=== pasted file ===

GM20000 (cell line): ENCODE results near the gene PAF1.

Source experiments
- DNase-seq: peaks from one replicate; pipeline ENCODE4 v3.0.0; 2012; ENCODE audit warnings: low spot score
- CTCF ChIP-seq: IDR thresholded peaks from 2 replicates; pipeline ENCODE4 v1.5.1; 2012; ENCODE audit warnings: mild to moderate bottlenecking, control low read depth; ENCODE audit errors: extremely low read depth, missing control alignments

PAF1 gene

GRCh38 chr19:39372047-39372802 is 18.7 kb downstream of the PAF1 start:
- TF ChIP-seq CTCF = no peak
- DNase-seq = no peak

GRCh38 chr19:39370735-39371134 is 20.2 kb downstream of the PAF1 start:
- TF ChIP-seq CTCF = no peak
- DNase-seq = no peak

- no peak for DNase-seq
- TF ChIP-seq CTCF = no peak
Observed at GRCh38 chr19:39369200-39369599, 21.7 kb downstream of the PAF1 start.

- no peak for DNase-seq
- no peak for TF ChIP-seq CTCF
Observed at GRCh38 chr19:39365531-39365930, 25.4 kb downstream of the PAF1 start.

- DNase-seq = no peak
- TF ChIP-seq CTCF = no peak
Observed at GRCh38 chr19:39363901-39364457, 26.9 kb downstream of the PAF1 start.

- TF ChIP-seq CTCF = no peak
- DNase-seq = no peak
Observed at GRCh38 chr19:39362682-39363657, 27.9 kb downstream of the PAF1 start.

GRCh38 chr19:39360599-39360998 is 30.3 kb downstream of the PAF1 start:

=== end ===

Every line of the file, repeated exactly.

GM20000 (cell line): ENCODE results near the gene PAF1.

Source experiments
- DNase-seq: peaks from one replicate; pipeline ENCODE4 v3.0.0; 2012; ENCODE audit warnings: low spot score
- CTCF ChIP-seq: IDR thresholded peaks from 2 replicates; pipeline ENCODE4 v1.5.1; 2012; ENCODE audit warnings: mild to moderate bottlenecking, control low read depth; ENCODE audit errors: extremely low read depth, missing control alignments

PAF1 gene

GRCh38 chr19:39372047-39372802 is 18.7 kb downstream of the PAF1 start:
- TF ChIP-seq CTCF = no peak
- DNase-seq = no peak

GRCh38 chr19:39370735-39371134 is 20.2 kb downstream of the PAF1 start:
- TF ChIP-seq CTCF = no peak
- DNase-seq = no peak

- no peak for DNase-seq
- TF ChIP-seq CTCF = no peak
Observed at GRCh38 chr19:39369200-39369599, 21.7 kb downstream of the PAF1 start.

- no peak for DNase-seq
- no peak for TF ChIP-seq CTCF
Observed at GRCh38 chr19:39365531-39365930, 25.4 kb downstream of the PAF1 start.

- DNase-seq = no peak
- TF ChIP-seq CTCF = no peak
Observed at GRCh38 chr19:39363901-39364457, 26.9 kb downstream of the PAF1 start.

- TF ChIP-seq CTCF = no peak
- DNase-seq = no peak
Observed at GRCh38 chr19:39362682-39363657, 27.9 kb downstream of the PAF1 start.

GRCh38 chr19:39360599-39360998 is 30.3 kb downstream of the PAF1 start: